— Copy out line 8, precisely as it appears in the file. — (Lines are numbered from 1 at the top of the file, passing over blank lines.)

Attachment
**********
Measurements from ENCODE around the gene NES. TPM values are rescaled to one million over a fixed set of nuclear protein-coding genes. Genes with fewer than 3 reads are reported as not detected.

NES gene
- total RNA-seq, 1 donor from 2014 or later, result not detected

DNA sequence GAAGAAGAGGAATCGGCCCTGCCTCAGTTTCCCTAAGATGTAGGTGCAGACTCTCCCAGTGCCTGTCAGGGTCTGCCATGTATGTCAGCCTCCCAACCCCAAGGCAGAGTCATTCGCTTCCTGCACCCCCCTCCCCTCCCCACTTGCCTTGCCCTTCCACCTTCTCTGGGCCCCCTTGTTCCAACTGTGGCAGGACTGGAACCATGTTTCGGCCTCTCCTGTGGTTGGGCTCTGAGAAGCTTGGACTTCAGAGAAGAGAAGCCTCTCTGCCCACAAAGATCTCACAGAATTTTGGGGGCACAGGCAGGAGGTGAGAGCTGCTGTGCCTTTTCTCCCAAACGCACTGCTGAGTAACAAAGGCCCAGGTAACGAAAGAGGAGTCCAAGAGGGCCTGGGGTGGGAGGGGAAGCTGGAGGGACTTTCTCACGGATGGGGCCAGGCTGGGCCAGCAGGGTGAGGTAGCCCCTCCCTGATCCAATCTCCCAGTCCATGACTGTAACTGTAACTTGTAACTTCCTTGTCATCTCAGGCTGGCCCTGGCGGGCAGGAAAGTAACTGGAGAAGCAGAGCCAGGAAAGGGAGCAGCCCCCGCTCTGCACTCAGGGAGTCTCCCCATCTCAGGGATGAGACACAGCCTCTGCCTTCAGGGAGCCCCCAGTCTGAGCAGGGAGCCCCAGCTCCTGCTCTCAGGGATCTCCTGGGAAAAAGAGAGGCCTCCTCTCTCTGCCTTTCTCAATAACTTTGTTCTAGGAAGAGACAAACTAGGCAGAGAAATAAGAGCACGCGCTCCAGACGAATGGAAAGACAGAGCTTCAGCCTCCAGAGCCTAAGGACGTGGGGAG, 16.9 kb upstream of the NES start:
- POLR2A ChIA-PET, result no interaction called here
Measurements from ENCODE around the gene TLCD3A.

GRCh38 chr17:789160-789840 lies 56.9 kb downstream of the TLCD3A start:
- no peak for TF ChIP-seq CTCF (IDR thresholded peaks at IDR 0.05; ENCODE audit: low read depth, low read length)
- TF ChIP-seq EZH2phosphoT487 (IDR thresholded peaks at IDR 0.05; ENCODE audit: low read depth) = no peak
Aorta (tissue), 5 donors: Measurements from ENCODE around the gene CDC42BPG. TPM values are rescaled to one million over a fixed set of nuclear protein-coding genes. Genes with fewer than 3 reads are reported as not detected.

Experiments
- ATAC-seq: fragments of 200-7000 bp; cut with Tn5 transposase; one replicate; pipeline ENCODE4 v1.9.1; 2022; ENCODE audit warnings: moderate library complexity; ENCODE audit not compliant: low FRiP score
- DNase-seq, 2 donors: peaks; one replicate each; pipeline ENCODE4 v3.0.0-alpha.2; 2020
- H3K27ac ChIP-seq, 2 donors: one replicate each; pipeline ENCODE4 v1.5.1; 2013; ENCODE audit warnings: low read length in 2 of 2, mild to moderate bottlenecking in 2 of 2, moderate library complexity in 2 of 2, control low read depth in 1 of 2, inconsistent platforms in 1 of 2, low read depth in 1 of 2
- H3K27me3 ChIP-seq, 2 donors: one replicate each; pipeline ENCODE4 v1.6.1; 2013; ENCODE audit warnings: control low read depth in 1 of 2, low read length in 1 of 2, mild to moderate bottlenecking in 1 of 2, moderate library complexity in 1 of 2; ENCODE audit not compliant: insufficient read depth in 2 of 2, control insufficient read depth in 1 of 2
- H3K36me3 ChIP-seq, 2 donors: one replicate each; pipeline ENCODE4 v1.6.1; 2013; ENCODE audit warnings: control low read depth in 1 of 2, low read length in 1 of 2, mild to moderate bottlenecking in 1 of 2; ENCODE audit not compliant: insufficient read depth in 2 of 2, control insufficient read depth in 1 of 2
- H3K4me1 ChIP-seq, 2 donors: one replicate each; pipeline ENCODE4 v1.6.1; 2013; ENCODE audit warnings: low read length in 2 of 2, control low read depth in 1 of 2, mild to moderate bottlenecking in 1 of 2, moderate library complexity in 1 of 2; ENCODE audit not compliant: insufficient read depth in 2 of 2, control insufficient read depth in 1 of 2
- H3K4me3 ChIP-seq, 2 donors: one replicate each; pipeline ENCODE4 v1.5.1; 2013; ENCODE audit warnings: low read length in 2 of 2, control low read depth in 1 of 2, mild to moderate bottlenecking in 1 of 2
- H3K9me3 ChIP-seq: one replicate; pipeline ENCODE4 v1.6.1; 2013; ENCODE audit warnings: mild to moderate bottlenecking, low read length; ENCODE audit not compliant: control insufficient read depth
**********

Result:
- no peak for TF ChIP-seq CTCF (IDR thresholded peaks at IDR 0.05; ENCODE audit: low read depth, low read length)